In the political landscape of the post-Arab spring, Yemen, although plagued by unresolved issues and a difficult economical and social situation, distinguishes itself by its efforts for a negotiated, locally rooted solution through dialogue with all the political and social components. Beyond (peace) brought its modest contribution to this unique process.

In June 2013, Beyond (peace) was contracted by UK government Stabilisation Unit (SU) under William Hague’s Preventing Sexual Violence Initiative (PSVI) to coordinate the humanitarian component of the European Union Training Mission in Mali (EUTM). We designed and delivered tailor-made components for the International Humanitarian Law (IHL), Human rights and prevention of sexual violence training for two Battalions of the Malian Armed Forces, in partnership with MINUSMA. A third Battalion will be arriving in January 2014 at the Koulikouro Training camp, where I am deployed since June for this important mission.


Altogether, the EUTM will have trained about half of the Malian forces by mid- March 2014. We have learnt the difference between a professional army and a group of bandits – Quote from trainees.

Throughout the year, we maintained our partnerships with our faithful friends. We delivered trainings for the ICRC, for the International Institute of Humanitarian law (IIHL, San remo) and for the Professionals in Humanitarian Assistance and Protection (PHAP). We continued our work with the Harvard Group of Professionals on Monitoring, Fact-finding and Reporting. In our October meeting in Geneva, I presented one of the papers for a publication to come. More to follow in 2014!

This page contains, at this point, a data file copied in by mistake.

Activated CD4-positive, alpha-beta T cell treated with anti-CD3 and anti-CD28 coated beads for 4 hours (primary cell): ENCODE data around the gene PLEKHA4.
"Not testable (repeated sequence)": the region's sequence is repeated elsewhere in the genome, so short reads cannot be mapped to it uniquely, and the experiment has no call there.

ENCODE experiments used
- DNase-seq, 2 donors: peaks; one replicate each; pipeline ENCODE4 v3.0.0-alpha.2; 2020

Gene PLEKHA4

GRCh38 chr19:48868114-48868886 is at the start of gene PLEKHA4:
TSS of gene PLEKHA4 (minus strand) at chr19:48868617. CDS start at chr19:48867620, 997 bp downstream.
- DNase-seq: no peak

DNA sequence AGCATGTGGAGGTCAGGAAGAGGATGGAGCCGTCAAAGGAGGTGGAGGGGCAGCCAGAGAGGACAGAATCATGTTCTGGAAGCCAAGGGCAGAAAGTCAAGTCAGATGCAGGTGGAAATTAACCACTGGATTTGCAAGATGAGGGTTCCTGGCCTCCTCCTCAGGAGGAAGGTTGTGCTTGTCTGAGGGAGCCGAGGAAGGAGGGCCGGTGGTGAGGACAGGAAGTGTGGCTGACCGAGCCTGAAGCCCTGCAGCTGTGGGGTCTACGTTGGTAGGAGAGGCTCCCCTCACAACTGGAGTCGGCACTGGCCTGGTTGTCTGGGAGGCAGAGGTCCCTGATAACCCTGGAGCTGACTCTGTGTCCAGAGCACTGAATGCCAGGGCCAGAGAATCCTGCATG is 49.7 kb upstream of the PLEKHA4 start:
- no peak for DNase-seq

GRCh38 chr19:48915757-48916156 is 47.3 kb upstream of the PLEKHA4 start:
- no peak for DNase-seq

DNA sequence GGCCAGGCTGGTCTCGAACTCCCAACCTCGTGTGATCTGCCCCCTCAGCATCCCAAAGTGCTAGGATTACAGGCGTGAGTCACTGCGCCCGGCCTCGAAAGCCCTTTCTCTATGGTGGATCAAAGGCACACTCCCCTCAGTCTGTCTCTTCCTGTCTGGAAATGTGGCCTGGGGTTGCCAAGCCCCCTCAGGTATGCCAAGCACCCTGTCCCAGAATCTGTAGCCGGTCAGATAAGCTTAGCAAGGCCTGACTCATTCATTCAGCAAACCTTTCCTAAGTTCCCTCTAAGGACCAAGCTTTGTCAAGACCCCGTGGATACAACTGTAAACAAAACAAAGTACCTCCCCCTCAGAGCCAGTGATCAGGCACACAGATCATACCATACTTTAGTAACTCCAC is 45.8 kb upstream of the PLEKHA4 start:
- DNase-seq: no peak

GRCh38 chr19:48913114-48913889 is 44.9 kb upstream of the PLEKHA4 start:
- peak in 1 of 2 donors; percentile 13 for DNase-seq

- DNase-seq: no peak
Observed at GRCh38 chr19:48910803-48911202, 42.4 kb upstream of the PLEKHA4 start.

We gained in visibility, through our website and our first brochure. In October 2013, Beyond (peace) was invited to the Annual Conference of the Swiss Department of Federal Affairs, Human Security Division, which I am proud to take as a sign of our recognition as an expert player, just one year after the creation of my company.

Although our professional activities took as elsewhere this past year, we did not forget our friends in Mindanao, struck by new, ugly attacks of violence and who remained committed on the path to peace.

As I look back at what we did in 2013, my gratitude goes to all the partners who have trusted us; to all the people we have worked with; and to all the friends supporting this initiative through their advice and their encouragements.

As I now look towards the future, it is full of promises and I welcome our friends and partners to stay engaged and continue our wonderful adventure towards building peace together.

I wish you a happy and successful new year.

Cynthia Petrigh

Training Bat Sigui at Koulikouro Training camp

The third Malian armed forces battalion has arrived at Koulikouro training camp in Mali.

Beyond (peace) trainer Cynthia Petrigh has started the lectures on International humanitarian law (IHL) and human rights.

The 700 trainees will spend 10 weeks in the training session.